For a number of reasons, replacing all of the inverters in an existing PV project is an increasingly common strategy among PV project owners, particularly for projects that have been in operation longer than five years. This revamping can bring advantages in terms of higher energy yields and lower operations costs, but it is also a complex process with potentially broad implications. In this pv magazine Webinar, produced in partnership with Sungrow, we’ll shine a spotlight on this revamping process, offering insight from successfully completed projects.
Having picked up GBP 5.8 million ($8 million) in a series of investments, U.K.-based Power Roll is pushing ahead with pilot production of an innovative new thin film with which it can manufacture both solar modules and capacitors. In the future, the design could also bring the potential for solar generation and energy storage within a single lightweight device.
Scientists in the UK have had a closer look at the impacts of floating PV systems on the water. They found that their cooling effect on water mitigates blooms of toxic blue-green algae and increased water evaporation, which are both caused by global warming. They also warned, however, that colder water may result in a reduction of the duration of so-called thermal stratification. The right proportion between the surface occupied by the PV array and a water surface’s total area is key for addressing this issue.
An Anglo-German report has suggested the environmentally-friendly desire to use only clean power to produce hydrogen, outlined by nations such as Germany, could end up being more emissions-heavy than the more pragmatic embrace of blue hydrogen under consideration in the U.K.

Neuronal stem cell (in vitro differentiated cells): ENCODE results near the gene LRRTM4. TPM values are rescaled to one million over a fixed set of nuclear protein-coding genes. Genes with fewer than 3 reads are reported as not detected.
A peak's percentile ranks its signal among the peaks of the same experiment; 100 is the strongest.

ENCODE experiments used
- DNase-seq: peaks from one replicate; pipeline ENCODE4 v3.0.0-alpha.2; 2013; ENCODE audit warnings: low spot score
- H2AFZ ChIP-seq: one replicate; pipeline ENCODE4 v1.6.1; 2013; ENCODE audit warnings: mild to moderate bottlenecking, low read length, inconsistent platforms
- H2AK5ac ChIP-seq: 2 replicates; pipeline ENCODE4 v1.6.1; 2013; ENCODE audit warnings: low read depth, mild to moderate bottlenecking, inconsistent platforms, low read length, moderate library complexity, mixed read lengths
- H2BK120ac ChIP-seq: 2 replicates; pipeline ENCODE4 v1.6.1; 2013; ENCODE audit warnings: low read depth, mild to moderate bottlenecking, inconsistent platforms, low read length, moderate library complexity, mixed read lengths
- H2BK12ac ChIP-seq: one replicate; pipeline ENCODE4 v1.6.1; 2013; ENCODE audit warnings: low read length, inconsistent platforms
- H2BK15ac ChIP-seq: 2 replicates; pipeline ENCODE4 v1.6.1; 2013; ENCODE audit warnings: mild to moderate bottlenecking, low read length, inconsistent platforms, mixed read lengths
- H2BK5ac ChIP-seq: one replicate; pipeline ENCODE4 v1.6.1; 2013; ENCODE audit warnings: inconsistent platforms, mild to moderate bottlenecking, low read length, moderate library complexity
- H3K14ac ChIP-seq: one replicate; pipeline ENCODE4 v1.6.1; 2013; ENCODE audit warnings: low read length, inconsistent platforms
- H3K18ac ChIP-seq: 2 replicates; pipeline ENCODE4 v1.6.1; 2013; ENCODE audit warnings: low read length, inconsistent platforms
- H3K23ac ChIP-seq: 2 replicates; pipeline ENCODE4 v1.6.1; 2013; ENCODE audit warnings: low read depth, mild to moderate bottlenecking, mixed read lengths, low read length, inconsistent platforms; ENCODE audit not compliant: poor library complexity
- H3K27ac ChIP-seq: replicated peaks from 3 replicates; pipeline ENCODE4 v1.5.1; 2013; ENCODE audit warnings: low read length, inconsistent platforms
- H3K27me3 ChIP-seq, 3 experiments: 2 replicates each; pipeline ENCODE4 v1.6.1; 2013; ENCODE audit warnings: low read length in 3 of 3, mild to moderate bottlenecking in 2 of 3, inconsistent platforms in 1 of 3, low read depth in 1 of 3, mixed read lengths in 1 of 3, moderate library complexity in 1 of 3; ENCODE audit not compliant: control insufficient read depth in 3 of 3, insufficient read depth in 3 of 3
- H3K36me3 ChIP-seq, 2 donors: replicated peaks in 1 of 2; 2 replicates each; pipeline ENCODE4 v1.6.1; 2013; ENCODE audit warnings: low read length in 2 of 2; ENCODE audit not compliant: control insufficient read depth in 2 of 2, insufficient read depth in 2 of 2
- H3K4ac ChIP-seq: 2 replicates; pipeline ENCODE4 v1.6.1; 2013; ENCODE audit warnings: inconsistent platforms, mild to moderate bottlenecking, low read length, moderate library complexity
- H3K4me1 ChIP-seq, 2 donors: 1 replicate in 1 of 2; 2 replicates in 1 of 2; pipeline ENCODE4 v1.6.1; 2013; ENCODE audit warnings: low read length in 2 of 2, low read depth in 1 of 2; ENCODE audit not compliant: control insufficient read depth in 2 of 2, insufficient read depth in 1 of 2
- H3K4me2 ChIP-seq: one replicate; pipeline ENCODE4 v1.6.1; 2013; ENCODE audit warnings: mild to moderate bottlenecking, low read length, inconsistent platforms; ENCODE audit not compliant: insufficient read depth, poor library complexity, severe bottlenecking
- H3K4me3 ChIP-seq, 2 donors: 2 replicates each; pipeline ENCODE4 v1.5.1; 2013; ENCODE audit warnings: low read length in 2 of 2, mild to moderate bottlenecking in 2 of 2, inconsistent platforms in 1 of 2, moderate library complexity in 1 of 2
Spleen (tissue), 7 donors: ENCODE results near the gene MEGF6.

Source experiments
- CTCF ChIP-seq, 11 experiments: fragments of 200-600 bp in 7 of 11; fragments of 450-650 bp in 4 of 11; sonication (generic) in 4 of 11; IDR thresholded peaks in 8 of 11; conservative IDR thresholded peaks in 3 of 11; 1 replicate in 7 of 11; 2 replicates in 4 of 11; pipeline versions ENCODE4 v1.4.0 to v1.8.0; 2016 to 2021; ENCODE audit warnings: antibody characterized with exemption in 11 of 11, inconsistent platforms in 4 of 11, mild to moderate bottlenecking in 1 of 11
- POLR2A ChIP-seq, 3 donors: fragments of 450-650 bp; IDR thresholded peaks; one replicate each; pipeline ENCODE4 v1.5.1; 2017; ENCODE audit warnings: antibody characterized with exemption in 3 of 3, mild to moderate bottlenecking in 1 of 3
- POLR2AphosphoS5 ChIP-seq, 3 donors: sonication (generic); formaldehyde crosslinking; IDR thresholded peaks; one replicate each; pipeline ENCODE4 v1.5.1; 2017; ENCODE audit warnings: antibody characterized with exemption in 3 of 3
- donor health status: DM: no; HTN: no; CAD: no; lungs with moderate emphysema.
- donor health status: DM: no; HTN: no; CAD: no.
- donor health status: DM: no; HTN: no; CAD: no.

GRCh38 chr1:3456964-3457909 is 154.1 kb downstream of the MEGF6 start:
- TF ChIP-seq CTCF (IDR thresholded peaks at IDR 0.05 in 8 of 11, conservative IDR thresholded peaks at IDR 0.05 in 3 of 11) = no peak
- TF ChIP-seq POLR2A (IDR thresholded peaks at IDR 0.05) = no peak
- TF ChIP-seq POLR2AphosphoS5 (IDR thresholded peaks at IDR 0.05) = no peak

A global ranking of large scale solar project capacities indicates prominent roles for a resurgent Spain, behind the usual top three of China, the U.S. and India, with Australia and the Netherlands also on the rise. There were disappointing returns, though, for the U.K., Italy and Canada.
Scottish start-up Gravitricity has begun construction of a 250 kW gravity-based energy storage project at Port of Leith. A 15m-high rig uses renewable energy to raise a mass in a 150-1,500m shaft and discharges the electricity thus ‘stored’ by releasing the mass to rotate an electric generator.
Each 1.8 GW of new gas generation capacity could be replaced by 1.7 GW of solar as part of a cleaner, 6.3 GW collection of renewables and energy storage facilities–and that alternative already comes in cheaper than the business-as-usual approach, according to the Carbon Tracker thinktank.
A British-Egyptian research group has tested the use of hydrogels beads for PV module cooling. The micro-sized particles were saturated with aluminium oxide (Al2O3) water-based nanofluids and placed below the simulated PV panels. The experiment showed, according to the scientists, that the hydrogels beads were able to significantly reduce the temperature by between 17.9 and 16.3 degrees Celsius.
Scientists in the UK developed a model to explain one of the challenges to harnessing an oxygen-redox reaction in certain cathode materials for lithium-ion batteries. Based on their improved understanding of the reaction, they suggest several possible routes for further research to avoid the unwanted reactions and develop reversible, high energy density cathode materials.
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